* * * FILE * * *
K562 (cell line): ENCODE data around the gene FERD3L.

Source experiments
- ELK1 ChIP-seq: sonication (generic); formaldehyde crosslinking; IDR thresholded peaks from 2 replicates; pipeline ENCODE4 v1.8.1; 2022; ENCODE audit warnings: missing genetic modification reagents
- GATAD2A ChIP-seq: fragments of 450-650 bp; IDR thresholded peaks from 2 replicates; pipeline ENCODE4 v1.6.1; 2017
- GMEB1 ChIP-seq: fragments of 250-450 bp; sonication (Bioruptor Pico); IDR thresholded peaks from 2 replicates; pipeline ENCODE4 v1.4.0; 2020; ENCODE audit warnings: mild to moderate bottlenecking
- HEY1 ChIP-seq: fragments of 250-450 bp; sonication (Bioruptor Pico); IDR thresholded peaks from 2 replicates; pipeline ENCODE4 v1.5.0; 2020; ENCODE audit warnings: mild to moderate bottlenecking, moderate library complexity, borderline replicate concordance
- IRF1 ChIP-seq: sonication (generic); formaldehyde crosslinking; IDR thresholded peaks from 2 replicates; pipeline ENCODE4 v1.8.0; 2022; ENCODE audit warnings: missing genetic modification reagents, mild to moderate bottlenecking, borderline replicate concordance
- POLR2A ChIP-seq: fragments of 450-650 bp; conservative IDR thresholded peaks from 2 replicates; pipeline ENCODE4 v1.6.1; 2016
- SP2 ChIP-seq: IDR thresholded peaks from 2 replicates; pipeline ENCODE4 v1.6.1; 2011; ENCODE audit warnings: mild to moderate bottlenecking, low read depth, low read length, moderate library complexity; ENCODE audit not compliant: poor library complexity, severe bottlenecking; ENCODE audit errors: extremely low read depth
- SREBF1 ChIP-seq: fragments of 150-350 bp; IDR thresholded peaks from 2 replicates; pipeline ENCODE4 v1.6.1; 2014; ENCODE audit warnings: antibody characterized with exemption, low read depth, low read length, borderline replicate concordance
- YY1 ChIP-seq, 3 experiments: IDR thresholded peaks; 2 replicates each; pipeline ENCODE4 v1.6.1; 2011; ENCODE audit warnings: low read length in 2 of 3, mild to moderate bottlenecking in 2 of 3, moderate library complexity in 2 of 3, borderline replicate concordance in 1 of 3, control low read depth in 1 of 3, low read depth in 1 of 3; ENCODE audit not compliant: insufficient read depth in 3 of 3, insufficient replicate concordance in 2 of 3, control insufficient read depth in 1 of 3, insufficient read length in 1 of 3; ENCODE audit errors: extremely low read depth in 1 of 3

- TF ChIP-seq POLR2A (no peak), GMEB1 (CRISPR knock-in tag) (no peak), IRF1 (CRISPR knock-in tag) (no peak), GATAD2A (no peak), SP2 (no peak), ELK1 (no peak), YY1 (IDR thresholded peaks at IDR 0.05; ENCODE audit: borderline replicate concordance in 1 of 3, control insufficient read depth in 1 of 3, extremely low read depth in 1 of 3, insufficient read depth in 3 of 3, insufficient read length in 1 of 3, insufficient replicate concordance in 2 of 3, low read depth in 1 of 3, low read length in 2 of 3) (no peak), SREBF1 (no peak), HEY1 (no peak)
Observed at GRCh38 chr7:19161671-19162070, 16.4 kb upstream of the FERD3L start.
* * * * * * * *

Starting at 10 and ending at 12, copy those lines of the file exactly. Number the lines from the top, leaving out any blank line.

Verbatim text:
- SREBF1 ChIP-seq: fragments of 150-350 bp; IDR thresholded peaks from 2 replicates; pipeline ENCODE4 v1.6.1; 2014; ENCODE audit warnings: antibody characterized with exemption, low read depth, low read length, borderline replicate concordance
- YY1 ChIP-seq, 3 experiments: IDR thresholded peaks; 2 replicates each; pipeline ENCODE4 v1.6.1; 2011; ENCODE audit warnings: low read length in 2 of 3, mild to moderate bottlenecking in 2 of 3, moderate library complexity in 2 of 3, borderline replicate concordance in 1 of 3, control low read depth in 1 of 3, low read depth in 1 of 3; ENCODE audit not compliant: insufficient read depth in 3 of 3, insufficient replicate concordance in 2 of 3, control insufficient read depth in 1 of 3, insufficient read length in 1 of 3; ENCODE audit errors: extremely low read depth in 1 of 3

- TF ChIP-seq POLR2A (no peak), GMEB1 (CRISPR knock-in tag) (no peak), IRF1 (CRISPR knock-in tag) (no peak), GATAD2A (no peak), SP2 (no peak), ELK1 (no peak), YY1 (IDR thresholded peaks at IDR 0.05; ENCODE audit: borderline replicate concordance in 1 of 3, control insufficient read depth in 1 of 3, extremely low read depth in 1 of 3, insufficient read depth in 3 of 3, insufficient read length in 1 of 3, insufficient replicate concordance in 2 of 3, low read depth in 1 of 3, low read length in 2 of 3) (no peak), SREBF1 (no peak), HEY1 (no peak)